The purpose of this book is to investigate with conceptualization how reforms change educational organizations and subjectivities, and how educational organizations change reforms. The book gives an account of the power of conceptual endeavors, with close readings of empirical material.
The book elaborates this through empirical investigations of the intertwinement of different educational reforms, of policies, standards, and everyday educational lives across the globe. As well as telling stories of reforms and how they transform and are transformed by the educational organizations and subjects they engage, the book highlights how a careful enactment of methodologies and critiques might enable a tracing of not only intended but also unintended effects of reforms. In this way, the book explores performative approaches to education reform and thus attempts to nuance the idea of causality and linearity in the implementation of education reforms.
Engaging with performative approaches, this book scrutinizes how reforms are involved with the creation and shaping of the world and thus offers insight into what happens when reforms are borrowed, translated, and taken up in a range of ways. This book was originally published as a special issue of the International Journal of Qualitative Studies in Education.
Table of Contents
Introduction – How reforms morph as they move. Performative approaches to education reforms and their un/intended effects 1. The performative power of (non)human agency assemblages of soft governance 2. International large-scale assessments, affective worlds and policy impacts in education 3. Businesses seeing like a state, governments calculating like a business 4. The ‘fear of falling behind regime’ embraces school policy: state vs federal policy struggles in California and Texas 5. ‘Green with envy:’ affects and gut feelings as an affirmative, immanent, and trans-corporeal critique of new motivational data visualizations 6. Reforming time in Danish schools 7. Students of reforms. Investigating and troubling the enactment of student voices in research on reform
Dorthe Staunæs is Professor in Social Psychology at the Danish School of Education at Aarhus University, Denmark, with a specific focus on subjectivities, diversity and educational leadership/policy. Her qualitative methodologies have contributed significantly to the field of intersectionality and subjectification. Her current work on affirmative critique and data-subjectivities as effects of governance is situated at the intersection of affect studies, queer feminism, black feminism, and new materialism. ORCID: 0000-0002-6554-6632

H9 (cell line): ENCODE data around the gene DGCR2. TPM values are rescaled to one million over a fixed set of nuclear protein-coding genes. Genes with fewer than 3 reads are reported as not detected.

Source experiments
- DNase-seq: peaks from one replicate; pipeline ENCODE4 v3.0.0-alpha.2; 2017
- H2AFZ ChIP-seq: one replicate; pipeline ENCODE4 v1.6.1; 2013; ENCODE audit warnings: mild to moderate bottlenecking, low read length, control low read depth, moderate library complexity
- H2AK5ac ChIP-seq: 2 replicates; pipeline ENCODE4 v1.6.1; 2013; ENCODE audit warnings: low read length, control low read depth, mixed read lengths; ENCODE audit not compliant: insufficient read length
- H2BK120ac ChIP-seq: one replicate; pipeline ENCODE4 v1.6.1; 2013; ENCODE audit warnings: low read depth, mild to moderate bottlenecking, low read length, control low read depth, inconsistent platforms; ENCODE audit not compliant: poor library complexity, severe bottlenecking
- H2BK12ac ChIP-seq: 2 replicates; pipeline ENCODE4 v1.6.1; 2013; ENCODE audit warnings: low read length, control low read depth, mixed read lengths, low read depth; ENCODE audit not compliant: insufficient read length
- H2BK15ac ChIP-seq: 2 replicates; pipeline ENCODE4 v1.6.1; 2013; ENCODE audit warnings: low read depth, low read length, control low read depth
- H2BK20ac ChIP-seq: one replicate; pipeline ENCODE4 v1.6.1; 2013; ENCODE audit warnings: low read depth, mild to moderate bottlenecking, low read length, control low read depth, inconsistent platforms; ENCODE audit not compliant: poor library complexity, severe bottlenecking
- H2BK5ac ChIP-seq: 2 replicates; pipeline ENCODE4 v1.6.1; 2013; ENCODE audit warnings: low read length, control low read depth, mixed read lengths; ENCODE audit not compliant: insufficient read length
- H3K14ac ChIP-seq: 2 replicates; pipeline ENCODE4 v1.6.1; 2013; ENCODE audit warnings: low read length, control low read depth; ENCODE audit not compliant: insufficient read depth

Katja Brøgger is an Associate Professor at Aarhus University, Denmark. She is the research program director of Policy Futures. Her research on higher education policy and governance explores the relations between transnational reform processes and national policymaking and takes inspiration in ‘new materialism’. She is a member of The European Consortium of Political Research, the EU COST Action on New Materialism, the Research Committee at the Danish School of Education, and the Study Board for Education Science. ORCID: 0000-0002-5582-4889
John Benedicto Krejsler is a Professor at Aarhus University, Denmark. His research on new conditions for (pre-)school and teacher education in a transnational perspective brings together education policy, new conditions for producing ‘truths’, and social technologies. He is the President of the Nordic Educational Research Association and was a council member of the European Educational Research Association (2009–2018). He was a Visiting Professor at Kristianstad University, Sweden (2009–2010), and at UCLA, USA (2015–2016). ORCID: 0000-0002-6471-2723